Although you hope to never need one, sometimes you might have to seek legal advice in Switzerland. This is how to find it.

Reader question: How can I find a good lawyer in Switzerland?

When you move to a new country, including Switzerland, you have to look for a whole new network of professionals.

You may or may not have immediate need for the proverbial butcher, baker, and the candlestick maker, but sooner or later you will have to find other professionals, with the most essential one being a doctor.

READ MORE: What you should know about finding a doctor in Switzerland

Chances are you will also need, at one time or another, a legal counsel. That should in principle not be a problem as Switzerland has an abundance of lawyers — 7,317 currently practicing in the country, according to European data.

The question of how to find one that best suits your needs depends on many factors — for instance, what kind of legal advice you are seeking (estate planning, inheritance, divorce, etc), whether you speak the language of your region or need an English-speaking attorney,  and whether you can pay (the often exorbitant) fees, or need free counselling instead.

Speaking of fees, the hourly rates vary widely from one lawyer or legal practice to another, with some charging as little as 100 francs or as much as 1,000.

Much depends on the lawyer’s location — with the ones practicing in large cities like Zurich and Geneva being more expensive than their counterparts in small towns or rural regions  — the area of specialisation and general reputation — the more prominent the attorney is with a roster of famous or well-heeled clients, the higher fees they will typically charge.

An important thing to know is that, depending on the advice you are seeking, you may not need a lawyer at all, but rather a public notary; in Switzerland, these professionals perform many tasks that only attorneys can do in other countries, such as drawing contracts and establishing other legal documents.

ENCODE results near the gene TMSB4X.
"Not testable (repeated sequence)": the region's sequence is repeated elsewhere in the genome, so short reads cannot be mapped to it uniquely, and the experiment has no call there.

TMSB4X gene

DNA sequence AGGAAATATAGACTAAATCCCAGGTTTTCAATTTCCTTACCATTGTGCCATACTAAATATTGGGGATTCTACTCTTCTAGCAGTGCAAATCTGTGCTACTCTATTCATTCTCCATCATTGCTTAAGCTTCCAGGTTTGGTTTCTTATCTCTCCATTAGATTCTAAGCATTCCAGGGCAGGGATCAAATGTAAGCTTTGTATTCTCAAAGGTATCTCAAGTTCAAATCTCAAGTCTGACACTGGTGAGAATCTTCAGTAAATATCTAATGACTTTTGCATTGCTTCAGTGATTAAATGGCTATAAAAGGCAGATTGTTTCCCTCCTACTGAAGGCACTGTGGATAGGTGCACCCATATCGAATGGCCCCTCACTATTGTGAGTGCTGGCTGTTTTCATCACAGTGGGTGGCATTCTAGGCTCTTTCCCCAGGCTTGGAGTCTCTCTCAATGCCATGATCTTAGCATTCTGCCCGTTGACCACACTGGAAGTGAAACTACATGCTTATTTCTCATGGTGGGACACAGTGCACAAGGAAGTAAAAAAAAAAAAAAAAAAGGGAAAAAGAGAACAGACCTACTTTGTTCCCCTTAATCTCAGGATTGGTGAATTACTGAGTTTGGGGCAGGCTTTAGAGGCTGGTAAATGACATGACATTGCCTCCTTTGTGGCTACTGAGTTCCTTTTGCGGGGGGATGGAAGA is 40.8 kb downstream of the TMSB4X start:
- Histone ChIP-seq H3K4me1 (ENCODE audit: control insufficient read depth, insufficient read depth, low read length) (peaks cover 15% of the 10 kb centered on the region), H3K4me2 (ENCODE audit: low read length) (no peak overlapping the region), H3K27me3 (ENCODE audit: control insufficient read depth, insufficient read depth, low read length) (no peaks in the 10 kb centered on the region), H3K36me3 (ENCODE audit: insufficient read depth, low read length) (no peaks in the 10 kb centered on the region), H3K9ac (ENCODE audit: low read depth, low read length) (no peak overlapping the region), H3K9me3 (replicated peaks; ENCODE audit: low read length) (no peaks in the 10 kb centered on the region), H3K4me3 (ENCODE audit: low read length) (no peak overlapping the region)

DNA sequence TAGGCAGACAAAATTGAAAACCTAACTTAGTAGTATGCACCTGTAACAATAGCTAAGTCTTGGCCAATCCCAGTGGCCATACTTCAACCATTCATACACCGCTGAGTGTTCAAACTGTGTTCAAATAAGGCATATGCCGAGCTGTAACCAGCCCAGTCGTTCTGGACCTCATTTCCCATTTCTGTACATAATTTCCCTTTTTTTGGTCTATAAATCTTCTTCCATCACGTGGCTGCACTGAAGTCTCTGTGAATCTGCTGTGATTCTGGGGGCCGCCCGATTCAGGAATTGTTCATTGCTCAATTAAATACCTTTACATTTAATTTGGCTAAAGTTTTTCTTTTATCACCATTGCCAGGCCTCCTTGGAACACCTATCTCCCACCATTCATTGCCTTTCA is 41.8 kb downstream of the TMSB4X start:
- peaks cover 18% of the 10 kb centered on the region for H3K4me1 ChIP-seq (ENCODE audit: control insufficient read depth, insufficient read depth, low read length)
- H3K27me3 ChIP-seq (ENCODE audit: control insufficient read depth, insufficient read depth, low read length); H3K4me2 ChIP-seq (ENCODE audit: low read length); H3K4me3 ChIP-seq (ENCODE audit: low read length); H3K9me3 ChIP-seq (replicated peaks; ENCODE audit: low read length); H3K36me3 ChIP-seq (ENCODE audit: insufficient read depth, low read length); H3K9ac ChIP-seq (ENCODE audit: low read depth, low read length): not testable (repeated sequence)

Here are some tips on how to find a lawyer or a notary that best fits your needs:

Word of mouth

As with any other services, personal recommendations from people you know and trust are best.

This will spare you the effort of “investigating” the person, such as researching their credentials and feedback from previous clients — the due diligence process that everyone should undertake before hiring any professional.

Professional associations

If you don’t know anyone who can recommend an attorney, do your own research.

Professional organisations such as the Swiss Bar Association (SBA) and the Swiss Federation of Notaries are good resources, as they both allow you to look for professionals in or near your place of residence.

English-speaking attorneys

Many Swiss lawyers and notaries, especially those practicing in large urban centres where many foreign residents live, speak English.

But if you want to make sure yours does, the UK government put together a list of English speaking attorneys in Switzerland, which should help you with your search.

‘Free’ legal advice

In principle, all legal assistance comes at a cost, except for exceptional cases, which are defined by each canton.

SBA has a canton-by-canton list, where the designation “GRATIS JUDICATURE” stands for “free legal advice”.

However, there is also such a thing in Switzerland as “legal protection insurance” (Rechtsschutzversicherungen in German, protection juridique in French, and protezione giuridica in Italian).

It covers attorney and other associated fees if you undertake court action against someone, are sued, or simply need legal advice.

There are two different types of legal protection insurance — one specifically for traffic accidents and the other for all other matters. Sometimes they are combined.

Typically, this insurance covers costs of legal representation associated with contract disputes, employment, loans and debts, healthcare, housing, retail purchases, and travel.

The annual cost of this insurance, which you can purchase from practically every carrier in Switzerland, is minimal, especially if you consider how much you’d have to spend if you hired an attorney yourself.

Another benefit of these policies is that a lawyer will be assigned to you by the insurance company so you won’t have the headache of looking for one on your own.

This article provides more information about this insurance:

EXPLAINED: Why you need ‘legal protection insurance’ in Switzerland